How to get pregnant fast: 11 easy tips to help you conceive quickly

how to get pregnant

by Lorna White |
Updated on

You’ve had the chat, abandoned the birth control and are ready to start trying to conceive. But believe it or not, getting pregnant isn't always as easy as your school sex education classes would have had you think. Your body doesn't always act fast, so make sure you're clued up on how to prepare for and stay healthy in the meantime, in order to conceive naturally.

Before you leave everything in the hands of fate, here's some useful advice and easy tips on how to maximise your chances of getting pregnant and fast!

Boost your chances of getting pregnant fast with these easy tips

To really increase your likelihood of getting pregnant fast, think about your lifestyle. Here are the tips the experts want you to know:


How to get pregnant fast

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1) Book an appointment with your doctor

If there’s anyone who’s going to be able to advise you best on falling pregnant quickly, it’s your doctor. But it’s also important to make sure that you and your partner are both healthy and ready to conceive. It’s also a good chance to discuss any current or pre-medical issues you may have and to discuss any medication you may be on, as it may contain ingredients that could affect your fertility.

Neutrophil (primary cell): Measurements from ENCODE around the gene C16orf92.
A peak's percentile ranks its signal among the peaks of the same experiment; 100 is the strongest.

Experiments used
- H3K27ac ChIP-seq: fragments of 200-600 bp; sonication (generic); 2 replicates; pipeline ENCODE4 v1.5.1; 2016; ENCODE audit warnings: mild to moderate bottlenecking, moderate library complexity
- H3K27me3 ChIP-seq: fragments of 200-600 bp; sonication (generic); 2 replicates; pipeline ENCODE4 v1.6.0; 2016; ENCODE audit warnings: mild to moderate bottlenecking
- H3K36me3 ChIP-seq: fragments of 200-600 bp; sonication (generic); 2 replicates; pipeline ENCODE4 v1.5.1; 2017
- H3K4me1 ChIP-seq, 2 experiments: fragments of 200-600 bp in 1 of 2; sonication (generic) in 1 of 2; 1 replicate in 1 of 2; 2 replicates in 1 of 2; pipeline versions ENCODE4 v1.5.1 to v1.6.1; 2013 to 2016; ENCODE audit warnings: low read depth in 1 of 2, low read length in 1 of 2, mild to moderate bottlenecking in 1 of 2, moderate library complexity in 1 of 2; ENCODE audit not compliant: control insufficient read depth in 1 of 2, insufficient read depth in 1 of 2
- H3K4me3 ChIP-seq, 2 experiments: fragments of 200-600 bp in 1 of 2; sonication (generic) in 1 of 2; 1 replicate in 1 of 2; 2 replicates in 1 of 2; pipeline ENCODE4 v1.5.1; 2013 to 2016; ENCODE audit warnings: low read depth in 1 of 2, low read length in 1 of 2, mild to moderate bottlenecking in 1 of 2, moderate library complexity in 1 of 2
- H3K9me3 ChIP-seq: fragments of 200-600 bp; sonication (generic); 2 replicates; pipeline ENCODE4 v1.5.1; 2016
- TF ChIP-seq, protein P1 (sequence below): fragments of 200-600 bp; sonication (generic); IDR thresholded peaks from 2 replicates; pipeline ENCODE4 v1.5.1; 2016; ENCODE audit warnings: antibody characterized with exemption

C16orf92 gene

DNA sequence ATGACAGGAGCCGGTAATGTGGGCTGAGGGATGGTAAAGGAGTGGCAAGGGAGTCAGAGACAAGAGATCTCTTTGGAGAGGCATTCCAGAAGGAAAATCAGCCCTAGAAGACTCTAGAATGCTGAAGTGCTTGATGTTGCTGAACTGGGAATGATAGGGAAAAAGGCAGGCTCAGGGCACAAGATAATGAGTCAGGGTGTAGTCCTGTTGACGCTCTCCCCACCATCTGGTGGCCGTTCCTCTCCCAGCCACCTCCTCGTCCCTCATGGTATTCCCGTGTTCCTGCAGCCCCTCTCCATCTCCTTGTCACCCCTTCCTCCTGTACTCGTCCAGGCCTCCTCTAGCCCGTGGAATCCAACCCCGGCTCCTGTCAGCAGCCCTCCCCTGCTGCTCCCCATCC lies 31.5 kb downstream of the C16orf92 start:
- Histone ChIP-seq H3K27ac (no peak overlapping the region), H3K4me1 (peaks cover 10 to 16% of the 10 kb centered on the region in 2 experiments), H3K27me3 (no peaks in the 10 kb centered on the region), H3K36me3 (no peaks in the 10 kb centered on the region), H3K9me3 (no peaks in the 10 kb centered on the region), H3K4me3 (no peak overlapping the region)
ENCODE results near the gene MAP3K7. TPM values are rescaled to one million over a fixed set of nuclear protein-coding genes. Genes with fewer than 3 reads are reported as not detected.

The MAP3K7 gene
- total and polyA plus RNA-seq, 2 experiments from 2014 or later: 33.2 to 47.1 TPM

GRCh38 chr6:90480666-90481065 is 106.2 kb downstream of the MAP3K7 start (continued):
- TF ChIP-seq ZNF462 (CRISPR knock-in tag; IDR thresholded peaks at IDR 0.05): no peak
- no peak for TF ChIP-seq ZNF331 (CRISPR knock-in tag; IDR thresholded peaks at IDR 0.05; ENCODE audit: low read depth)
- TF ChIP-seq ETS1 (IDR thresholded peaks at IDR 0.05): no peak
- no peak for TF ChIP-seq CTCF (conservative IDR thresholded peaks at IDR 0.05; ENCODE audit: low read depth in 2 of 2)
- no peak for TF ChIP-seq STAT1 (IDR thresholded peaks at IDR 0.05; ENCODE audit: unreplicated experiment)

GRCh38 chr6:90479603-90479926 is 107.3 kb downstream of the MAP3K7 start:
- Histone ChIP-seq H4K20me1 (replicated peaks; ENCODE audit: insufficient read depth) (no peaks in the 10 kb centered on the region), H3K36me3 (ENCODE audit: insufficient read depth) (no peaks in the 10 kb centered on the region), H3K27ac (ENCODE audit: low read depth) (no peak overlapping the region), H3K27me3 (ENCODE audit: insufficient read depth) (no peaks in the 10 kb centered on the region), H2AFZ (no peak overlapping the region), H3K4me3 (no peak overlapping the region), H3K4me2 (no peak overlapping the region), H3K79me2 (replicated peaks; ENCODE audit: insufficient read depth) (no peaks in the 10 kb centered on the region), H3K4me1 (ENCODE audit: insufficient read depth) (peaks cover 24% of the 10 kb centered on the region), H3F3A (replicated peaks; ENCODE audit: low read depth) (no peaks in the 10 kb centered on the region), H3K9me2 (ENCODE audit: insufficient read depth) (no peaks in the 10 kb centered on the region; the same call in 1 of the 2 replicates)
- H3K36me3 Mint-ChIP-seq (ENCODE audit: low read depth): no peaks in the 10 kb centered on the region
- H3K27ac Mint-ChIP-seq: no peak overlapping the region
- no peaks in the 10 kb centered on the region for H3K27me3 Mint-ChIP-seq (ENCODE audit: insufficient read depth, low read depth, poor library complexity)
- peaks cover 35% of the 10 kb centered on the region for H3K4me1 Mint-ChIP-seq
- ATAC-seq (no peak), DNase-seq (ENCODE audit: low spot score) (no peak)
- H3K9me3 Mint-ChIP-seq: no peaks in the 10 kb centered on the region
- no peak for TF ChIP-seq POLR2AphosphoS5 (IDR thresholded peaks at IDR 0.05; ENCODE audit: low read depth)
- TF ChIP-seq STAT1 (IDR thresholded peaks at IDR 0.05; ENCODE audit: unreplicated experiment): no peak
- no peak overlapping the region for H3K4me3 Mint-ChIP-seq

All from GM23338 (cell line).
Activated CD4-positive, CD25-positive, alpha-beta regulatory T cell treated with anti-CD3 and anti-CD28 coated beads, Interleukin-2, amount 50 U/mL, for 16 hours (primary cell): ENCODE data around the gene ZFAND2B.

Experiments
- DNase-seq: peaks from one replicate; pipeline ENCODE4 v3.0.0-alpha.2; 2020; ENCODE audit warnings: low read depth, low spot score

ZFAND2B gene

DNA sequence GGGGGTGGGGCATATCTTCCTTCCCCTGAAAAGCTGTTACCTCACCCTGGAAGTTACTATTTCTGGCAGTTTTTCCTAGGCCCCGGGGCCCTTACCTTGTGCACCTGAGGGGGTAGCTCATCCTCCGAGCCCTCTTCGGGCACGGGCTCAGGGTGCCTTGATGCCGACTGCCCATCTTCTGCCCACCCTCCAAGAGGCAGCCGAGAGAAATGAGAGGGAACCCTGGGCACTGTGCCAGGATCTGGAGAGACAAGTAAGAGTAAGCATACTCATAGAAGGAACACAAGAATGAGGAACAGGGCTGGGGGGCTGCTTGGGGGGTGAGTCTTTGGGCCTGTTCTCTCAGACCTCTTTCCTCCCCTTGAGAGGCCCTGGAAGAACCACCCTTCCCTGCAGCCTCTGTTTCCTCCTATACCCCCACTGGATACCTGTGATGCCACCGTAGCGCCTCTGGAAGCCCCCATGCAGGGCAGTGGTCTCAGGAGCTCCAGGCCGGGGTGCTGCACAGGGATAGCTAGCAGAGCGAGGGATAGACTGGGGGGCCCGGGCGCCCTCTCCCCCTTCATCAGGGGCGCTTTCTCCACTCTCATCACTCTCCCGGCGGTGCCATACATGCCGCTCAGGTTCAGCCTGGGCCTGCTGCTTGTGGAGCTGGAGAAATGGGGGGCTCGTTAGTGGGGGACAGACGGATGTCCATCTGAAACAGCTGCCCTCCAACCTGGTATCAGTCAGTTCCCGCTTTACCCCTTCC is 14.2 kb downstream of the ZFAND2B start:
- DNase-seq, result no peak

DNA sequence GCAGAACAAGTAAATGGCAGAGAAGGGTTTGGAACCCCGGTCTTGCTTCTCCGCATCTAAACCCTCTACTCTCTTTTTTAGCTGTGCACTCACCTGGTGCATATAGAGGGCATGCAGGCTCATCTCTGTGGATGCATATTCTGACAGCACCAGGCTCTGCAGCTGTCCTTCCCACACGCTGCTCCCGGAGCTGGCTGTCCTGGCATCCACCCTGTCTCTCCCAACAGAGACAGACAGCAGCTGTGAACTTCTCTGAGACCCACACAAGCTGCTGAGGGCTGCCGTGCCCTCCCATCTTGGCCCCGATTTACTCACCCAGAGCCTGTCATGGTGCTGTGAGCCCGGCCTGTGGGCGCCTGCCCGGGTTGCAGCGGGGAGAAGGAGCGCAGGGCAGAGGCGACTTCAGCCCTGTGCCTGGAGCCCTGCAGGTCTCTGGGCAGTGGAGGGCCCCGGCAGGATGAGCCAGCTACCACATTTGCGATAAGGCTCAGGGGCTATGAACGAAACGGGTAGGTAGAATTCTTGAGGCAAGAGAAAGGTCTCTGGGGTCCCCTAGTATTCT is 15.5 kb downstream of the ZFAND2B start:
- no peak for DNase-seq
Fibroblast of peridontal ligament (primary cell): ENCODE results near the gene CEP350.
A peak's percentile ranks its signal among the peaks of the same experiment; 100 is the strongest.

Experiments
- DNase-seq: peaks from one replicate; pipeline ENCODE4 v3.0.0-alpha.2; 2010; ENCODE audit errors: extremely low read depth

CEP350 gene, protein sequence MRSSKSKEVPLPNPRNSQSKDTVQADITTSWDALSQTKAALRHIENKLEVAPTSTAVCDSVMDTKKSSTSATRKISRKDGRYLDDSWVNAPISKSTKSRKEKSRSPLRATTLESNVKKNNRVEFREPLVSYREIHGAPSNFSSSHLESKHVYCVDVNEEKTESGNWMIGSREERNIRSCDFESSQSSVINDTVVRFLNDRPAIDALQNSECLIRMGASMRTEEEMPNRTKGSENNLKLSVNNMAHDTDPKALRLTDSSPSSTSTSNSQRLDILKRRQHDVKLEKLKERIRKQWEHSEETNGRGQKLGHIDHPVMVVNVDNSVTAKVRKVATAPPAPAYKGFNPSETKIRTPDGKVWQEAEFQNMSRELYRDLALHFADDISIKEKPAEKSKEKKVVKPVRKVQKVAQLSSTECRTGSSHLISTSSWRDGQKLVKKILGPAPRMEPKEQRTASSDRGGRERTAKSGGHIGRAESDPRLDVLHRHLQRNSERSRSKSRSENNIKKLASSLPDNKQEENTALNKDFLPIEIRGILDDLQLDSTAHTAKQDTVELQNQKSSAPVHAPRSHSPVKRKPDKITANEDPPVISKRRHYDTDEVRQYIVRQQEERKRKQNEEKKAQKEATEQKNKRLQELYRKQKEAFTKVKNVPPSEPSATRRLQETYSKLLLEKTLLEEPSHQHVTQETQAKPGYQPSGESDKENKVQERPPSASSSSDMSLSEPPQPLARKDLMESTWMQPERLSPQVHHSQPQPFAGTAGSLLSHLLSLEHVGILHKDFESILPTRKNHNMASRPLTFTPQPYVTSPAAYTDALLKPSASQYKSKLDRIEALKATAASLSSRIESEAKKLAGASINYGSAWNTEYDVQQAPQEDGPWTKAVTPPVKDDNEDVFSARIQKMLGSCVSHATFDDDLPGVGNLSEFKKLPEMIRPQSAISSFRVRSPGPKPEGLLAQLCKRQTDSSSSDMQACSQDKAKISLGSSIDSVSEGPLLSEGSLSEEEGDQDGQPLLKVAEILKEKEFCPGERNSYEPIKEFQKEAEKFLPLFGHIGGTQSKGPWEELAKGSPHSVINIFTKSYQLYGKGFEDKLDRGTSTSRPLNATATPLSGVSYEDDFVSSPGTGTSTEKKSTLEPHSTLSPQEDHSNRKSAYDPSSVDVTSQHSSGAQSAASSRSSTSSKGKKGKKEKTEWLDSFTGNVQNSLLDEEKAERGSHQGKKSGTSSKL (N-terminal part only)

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2) Maintain a healthy diet

A healthy, balanced diet can support three key factors to help you conceive - progesterone levels, implantation and ovulation.

“Opt for plenty of vegetables, fruit, whole grains and calcium and folate rich foods daily,” says Professor Nargund, Medical Director at CREATE Fertility. “If you eat fish, try to opt for it two or three times a week as it is the best source of omega3 fatty acids, which is another positive fertility nutrient. Although take care to avoid fish with high mercury levels.”

Take a look at the best foods to increase your fertility.

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3) Give up smoking

Cigarettes are brimming with 4,000 harmful chemicals which, according to the NHS, can affect both you and your partner's fertility, so ditch them! The same applies for passive smoke too, so if your partner smokes, but you don’t,  it’s best they stop. If you’re struggling to quit smoking then there’s lots of support services out there that can help you.

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4) Reducing the amount of alcohol you drink or stopping altogether

Alcohol can affect not just your fertility but your partner’s too, as heavy drinking can lead to a decrease in the hormones needed for sperm production. If you do fall pregnant, experts are still uncertain how much alcohol you can drink, therefore the Chief Medical Officers for the UK advise avoiding whilst trying to conceive and during pregnancy.

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5) Reducing your caffeine intake, as this can also slow down conception

Some studies have revealed this can slow down conception and can lead to a higher risk of miscarriage and low birth weight. The NHS advises no more than 200mg per day or you can always switch to decaffeinated options.

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6) Take a folic acid supplement

It's recommended you take 400 micrograms a day until 12 weeks pregnant, or a prenatal vitamin that includes folic acid, which is essential for healthy foetal development.